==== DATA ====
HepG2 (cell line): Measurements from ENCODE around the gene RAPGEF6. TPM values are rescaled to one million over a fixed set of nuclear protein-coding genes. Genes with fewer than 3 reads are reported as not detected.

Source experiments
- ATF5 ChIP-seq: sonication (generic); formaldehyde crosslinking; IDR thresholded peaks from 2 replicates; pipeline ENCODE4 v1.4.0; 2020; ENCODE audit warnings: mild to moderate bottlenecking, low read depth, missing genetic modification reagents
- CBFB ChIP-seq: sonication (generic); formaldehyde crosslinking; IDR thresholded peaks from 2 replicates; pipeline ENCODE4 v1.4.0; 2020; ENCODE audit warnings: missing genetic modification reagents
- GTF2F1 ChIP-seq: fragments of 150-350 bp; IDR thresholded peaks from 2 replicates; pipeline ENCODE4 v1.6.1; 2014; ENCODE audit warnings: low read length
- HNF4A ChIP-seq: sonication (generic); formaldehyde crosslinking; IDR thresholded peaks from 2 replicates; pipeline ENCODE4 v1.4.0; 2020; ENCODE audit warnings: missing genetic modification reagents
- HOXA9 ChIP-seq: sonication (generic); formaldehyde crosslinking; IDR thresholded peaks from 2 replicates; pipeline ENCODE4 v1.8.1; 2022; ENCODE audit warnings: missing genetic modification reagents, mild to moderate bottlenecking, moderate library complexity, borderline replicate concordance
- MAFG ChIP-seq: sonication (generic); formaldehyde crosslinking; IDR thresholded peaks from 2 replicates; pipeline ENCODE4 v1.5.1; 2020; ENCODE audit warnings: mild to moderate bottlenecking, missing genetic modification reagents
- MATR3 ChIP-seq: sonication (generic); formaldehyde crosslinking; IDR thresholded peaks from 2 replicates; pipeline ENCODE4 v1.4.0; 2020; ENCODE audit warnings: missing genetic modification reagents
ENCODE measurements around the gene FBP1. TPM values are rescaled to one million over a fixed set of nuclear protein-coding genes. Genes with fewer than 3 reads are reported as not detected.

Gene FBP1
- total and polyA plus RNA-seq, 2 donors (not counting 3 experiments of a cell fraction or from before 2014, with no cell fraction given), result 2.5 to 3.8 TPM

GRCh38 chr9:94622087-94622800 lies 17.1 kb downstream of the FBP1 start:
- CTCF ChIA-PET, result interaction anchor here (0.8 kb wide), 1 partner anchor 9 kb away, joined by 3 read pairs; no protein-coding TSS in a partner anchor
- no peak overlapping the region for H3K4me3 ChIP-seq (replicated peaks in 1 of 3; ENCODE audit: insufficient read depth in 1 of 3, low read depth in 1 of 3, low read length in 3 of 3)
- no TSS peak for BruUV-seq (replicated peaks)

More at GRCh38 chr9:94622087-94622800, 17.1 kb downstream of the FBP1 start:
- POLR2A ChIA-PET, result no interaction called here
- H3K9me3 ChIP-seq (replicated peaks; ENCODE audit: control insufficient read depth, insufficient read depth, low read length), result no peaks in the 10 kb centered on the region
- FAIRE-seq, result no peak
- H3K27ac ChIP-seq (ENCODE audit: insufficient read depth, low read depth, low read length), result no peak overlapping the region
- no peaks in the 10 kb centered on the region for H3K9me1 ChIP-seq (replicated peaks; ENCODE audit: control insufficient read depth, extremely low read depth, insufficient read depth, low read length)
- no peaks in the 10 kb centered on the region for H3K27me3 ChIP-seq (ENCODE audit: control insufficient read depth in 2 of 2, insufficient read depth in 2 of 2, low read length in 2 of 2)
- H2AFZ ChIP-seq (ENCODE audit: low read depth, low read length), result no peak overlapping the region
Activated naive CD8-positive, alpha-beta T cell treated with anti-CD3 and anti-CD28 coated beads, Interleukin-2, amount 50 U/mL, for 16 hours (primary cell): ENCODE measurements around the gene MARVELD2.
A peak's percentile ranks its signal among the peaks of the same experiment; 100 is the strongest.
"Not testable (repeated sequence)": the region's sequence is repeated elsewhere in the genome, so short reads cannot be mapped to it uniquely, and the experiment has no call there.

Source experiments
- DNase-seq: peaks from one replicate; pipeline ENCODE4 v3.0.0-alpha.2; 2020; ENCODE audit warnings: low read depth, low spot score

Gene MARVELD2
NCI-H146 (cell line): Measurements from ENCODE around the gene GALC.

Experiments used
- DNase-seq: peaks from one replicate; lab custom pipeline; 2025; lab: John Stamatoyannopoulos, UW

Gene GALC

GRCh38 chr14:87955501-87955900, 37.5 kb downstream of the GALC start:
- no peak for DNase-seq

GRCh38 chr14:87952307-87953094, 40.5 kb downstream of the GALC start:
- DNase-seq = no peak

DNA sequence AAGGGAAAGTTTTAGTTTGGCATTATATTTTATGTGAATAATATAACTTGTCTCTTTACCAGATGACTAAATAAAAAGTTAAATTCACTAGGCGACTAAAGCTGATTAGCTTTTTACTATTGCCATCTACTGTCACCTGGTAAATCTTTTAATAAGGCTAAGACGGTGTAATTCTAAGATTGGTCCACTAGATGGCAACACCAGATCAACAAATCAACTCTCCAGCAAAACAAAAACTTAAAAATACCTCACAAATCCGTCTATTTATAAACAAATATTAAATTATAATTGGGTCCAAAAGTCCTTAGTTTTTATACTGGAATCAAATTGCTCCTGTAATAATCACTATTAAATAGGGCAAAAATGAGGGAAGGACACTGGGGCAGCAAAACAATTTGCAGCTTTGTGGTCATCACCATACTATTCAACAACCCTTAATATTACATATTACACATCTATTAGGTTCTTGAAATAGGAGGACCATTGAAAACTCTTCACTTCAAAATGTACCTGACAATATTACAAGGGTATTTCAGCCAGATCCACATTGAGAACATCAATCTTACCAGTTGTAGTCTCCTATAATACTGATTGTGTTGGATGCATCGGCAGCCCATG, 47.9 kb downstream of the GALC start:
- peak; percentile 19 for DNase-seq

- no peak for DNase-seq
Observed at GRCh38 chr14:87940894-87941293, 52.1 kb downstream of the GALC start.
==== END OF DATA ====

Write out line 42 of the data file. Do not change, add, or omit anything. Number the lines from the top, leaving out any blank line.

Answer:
Observed at GRCh38 chr14:87940894-87941293, 52.1 kb downstream of the GALC start.